SHOPKEEPERS which have suffered badly from the effects of tramworks have been dealt a new blow – a parking nightmare.
After months of low takings because of work on the new supertram service, business owners on Fleetwood’s Esplanade now face new parking restrictions in the area.
A previous stretch of around 200 yards of unrestricted parking will be left with just 60 metres of parking – and a two-hour limit if Lancashire County Council gets its way.
Helen Taylor of Glazey Days pottery studio said it could hit their attempts to revive business after the tramway work had ended.
She said: “Most of the shops have written to object. The parking spaces are extremely well-used.
“Lot of people choose to come here rather than the town centre because of the parking.
“I don’t know how long they have planned this, but we didn’t find out about it until the notices went up a few days ago.
“In the whole area round here and the hospital it’s difficult to find parking spaces.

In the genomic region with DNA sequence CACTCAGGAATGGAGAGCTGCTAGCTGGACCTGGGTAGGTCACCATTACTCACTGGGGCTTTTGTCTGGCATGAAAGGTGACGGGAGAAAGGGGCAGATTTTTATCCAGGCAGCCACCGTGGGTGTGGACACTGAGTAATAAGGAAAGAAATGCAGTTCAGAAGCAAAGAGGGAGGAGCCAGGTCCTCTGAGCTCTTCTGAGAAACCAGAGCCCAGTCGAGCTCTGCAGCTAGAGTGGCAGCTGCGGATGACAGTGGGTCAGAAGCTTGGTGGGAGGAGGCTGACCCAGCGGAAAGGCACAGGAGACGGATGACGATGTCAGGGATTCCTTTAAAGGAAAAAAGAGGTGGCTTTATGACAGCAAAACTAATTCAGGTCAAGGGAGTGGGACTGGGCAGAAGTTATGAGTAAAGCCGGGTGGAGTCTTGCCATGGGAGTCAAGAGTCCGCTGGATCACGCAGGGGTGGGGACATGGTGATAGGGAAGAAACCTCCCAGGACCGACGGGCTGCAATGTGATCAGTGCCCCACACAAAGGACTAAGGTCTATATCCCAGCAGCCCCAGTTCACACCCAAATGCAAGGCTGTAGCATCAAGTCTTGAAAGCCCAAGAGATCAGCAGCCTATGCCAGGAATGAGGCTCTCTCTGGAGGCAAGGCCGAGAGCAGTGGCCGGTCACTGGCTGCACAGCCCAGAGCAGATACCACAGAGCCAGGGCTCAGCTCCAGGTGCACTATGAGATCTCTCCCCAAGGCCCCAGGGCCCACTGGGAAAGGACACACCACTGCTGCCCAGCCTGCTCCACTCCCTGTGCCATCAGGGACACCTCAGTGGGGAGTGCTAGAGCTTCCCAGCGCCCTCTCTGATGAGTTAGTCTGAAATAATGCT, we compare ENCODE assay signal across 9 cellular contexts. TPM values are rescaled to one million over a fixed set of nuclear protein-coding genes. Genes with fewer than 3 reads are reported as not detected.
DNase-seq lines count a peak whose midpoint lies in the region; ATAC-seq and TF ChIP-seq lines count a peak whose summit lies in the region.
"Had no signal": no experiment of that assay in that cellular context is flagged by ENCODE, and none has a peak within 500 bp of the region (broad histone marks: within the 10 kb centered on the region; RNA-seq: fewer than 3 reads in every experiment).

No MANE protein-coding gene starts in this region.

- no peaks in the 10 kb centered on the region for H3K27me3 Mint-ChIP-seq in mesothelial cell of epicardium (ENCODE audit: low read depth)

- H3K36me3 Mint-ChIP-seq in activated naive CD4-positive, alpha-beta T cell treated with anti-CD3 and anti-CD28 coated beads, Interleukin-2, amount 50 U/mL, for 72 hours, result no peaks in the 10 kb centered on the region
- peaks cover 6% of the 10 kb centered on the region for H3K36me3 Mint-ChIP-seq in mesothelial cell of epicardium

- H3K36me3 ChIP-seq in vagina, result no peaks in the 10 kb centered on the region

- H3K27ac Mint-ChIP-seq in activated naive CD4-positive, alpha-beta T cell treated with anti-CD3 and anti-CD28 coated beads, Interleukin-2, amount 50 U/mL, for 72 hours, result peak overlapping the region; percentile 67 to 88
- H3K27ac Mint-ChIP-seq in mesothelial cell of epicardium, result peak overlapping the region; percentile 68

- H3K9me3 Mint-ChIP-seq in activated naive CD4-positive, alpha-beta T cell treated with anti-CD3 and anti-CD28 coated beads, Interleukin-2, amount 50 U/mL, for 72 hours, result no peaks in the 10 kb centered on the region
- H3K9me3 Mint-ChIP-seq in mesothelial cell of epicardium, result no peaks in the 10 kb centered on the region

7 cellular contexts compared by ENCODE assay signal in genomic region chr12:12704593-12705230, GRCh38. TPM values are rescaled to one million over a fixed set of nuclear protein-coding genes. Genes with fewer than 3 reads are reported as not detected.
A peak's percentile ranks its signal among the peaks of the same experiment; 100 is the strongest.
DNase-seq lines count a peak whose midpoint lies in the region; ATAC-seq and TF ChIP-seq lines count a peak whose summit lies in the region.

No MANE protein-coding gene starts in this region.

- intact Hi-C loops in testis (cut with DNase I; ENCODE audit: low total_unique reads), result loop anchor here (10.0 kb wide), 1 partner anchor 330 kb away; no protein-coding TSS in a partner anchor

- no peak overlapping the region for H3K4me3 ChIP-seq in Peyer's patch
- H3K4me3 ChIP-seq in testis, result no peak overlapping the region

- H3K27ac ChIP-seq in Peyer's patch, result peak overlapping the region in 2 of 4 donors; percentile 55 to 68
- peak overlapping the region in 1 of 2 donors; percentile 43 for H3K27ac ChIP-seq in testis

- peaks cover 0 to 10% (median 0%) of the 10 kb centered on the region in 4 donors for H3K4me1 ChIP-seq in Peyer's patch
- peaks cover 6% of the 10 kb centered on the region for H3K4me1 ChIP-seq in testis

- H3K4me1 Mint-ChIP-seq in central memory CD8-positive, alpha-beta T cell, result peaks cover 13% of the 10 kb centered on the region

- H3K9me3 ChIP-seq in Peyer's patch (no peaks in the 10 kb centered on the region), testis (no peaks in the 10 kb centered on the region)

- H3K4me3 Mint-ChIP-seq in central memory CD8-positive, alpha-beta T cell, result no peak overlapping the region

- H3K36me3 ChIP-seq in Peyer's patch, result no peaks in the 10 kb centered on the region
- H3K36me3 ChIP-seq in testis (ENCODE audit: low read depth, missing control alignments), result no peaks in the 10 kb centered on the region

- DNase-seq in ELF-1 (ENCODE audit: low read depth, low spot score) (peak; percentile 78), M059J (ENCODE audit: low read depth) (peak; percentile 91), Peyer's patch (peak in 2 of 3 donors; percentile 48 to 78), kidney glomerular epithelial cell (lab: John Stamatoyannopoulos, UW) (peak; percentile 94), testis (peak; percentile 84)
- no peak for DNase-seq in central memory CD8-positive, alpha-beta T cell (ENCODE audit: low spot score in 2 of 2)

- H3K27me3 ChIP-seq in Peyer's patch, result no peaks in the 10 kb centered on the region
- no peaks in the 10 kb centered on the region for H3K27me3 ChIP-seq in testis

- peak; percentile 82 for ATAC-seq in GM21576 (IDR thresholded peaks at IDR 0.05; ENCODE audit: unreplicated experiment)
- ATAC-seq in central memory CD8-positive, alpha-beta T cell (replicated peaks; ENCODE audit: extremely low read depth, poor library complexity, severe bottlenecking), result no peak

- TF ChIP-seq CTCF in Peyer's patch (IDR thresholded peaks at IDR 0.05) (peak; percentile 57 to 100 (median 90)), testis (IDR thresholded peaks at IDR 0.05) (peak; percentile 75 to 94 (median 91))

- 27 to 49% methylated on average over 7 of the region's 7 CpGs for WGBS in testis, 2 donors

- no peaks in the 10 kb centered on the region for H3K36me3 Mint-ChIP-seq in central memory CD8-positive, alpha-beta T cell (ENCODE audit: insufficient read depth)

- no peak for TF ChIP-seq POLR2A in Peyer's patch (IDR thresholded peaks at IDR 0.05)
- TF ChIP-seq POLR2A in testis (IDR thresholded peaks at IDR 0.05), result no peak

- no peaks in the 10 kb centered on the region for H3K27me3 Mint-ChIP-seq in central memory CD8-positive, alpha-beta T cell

“I have asked what alternative parking they are going to provide.
“They are making the situation worse.
“There has always been good parking here: now it’s going to be a big problem.”
She added: “I feel like I have lied to people saying it’s going to be fine when the tram work is finished.”
The traders are also concerned about where they will park when they are at their premises all day.
A public notice near the shops says the proposals are to “address concern due to the construction of the new tram stop, improved bus stop facilities and signalisation and junction improvements.”
Linda Jackson of Quay Cuts gents’ hairdressers said: “I have a lot of disabled people who come here because it’s a wide pavement and it’s easy for them, but this isn’t going to help at all.
People come because it’s free parking and easy access.”
At the Fotoxcel studio, Karl Jones said: “All you can say is it’s a complete joke.”
Anna Stefani of the Ferry Cafe said: “Free parking is the only asset that Fleetwood has left. It could be a two-edged sword.
“Sometimes we have people who go fishing and they park at seven or eight in the morning and stay until tea time so it might stop them.”
No-one from the county council was available for comment.